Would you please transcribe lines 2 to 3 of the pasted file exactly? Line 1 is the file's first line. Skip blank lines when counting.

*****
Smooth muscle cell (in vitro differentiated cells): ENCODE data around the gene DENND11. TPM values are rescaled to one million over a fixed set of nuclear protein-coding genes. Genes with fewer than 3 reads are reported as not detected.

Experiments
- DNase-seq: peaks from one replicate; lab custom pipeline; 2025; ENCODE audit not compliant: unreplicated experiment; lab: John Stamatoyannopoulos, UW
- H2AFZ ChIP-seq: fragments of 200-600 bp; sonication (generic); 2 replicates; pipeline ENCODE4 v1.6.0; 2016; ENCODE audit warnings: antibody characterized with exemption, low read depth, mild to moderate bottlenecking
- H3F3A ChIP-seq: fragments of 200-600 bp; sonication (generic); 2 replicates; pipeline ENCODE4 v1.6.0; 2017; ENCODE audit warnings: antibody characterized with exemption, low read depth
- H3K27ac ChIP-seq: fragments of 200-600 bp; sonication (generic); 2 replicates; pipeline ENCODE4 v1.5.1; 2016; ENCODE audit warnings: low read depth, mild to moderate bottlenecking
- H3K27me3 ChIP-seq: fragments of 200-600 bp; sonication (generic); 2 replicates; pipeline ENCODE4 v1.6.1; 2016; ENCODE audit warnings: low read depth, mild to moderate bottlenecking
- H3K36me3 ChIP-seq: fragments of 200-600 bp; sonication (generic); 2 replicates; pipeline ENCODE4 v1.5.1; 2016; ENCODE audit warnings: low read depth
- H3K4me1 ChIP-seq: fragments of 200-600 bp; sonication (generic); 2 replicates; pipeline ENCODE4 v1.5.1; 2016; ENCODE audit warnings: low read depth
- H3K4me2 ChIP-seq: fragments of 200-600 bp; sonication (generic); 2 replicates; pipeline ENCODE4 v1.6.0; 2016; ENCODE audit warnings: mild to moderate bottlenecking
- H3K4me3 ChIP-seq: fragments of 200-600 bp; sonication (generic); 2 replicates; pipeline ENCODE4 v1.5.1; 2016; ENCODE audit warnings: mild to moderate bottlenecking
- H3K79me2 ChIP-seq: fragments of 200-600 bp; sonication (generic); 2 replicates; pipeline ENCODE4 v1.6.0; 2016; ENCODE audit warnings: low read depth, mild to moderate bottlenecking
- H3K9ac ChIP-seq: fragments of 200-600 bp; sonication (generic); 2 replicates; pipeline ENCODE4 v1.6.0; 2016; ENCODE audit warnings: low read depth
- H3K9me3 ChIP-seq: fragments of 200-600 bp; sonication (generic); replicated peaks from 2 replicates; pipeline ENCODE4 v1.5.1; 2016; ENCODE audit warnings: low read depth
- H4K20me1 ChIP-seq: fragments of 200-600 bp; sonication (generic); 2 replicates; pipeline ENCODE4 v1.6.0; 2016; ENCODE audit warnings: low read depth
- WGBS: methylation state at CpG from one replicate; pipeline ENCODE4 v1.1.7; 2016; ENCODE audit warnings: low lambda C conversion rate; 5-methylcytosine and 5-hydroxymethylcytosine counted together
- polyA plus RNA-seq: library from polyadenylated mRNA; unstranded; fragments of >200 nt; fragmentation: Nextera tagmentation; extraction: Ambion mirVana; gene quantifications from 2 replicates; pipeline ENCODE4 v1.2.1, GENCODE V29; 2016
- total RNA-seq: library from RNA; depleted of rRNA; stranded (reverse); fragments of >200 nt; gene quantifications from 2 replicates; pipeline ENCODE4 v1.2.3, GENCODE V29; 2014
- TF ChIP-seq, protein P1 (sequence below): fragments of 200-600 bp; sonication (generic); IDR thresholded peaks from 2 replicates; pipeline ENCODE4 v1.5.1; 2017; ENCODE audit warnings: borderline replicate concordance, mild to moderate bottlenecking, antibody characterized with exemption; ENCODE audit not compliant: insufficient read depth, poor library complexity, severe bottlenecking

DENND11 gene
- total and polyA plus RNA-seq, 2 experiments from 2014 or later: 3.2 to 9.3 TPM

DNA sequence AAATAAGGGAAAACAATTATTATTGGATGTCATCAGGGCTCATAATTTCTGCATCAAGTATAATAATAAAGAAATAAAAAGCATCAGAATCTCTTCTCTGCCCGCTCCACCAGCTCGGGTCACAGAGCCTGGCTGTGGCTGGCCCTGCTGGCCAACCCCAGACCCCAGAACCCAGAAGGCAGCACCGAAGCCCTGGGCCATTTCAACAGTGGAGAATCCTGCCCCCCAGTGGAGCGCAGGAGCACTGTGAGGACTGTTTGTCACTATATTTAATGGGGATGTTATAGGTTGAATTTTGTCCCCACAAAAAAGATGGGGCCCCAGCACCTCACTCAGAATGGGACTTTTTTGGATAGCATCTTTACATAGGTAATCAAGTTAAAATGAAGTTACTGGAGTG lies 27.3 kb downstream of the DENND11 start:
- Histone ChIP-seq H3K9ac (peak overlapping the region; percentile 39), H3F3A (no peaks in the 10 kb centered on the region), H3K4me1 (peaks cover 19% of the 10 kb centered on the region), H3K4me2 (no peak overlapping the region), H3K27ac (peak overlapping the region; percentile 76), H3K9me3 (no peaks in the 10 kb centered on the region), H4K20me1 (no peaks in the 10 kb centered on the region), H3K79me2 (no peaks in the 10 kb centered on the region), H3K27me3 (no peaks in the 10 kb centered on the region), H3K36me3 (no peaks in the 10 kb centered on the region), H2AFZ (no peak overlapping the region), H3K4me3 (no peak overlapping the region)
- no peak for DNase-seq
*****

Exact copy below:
Experiments
- DNase-seq: peaks from one replicate; lab custom pipeline; 2025; ENCODE audit not compliant: unreplicated experiment; lab: John Stamatoyannopoulos, UW